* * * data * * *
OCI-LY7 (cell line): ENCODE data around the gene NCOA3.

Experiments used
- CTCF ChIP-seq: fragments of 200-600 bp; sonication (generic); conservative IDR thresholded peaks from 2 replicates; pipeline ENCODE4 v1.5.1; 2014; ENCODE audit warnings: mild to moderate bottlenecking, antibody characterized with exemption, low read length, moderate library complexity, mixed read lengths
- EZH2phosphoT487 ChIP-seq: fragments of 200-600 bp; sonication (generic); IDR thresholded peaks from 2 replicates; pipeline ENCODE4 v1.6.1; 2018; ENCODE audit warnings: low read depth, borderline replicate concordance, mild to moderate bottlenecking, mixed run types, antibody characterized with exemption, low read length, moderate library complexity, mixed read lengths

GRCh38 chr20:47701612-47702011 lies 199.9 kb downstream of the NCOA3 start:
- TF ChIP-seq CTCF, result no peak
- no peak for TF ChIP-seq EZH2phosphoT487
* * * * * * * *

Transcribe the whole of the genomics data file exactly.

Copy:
OCI-LY7 (cell line): ENCODE data around the gene NCOA3.

Experiments used
- CTCF ChIP-seq: fragments of 200-600 bp; sonication (generic); conservative IDR thresholded peaks from 2 replicates; pipeline ENCODE4 v1.5.1; 2014; ENCODE audit warnings: mild to moderate bottlenecking, antibody characterized with exemption, low read length, moderate library complexity, mixed read lengths
- EZH2phosphoT487 ChIP-seq: fragments of 200-600 bp; sonication (generic); IDR thresholded peaks from 2 replicates; pipeline ENCODE4 v1.6.1; 2018; ENCODE audit warnings: low read depth, borderline replicate concordance, mild to moderate bottlenecking, mixed run types, antibody characterized with exemption, low read length, moderate library complexity, mixed read lengths

GRCh38 chr20:47701612-47702011 lies 199.9 kb downstream of the NCOA3 start:
- TF ChIP-seq CTCF, result no peak
- no peak for TF ChIP-seq EZH2phosphoT487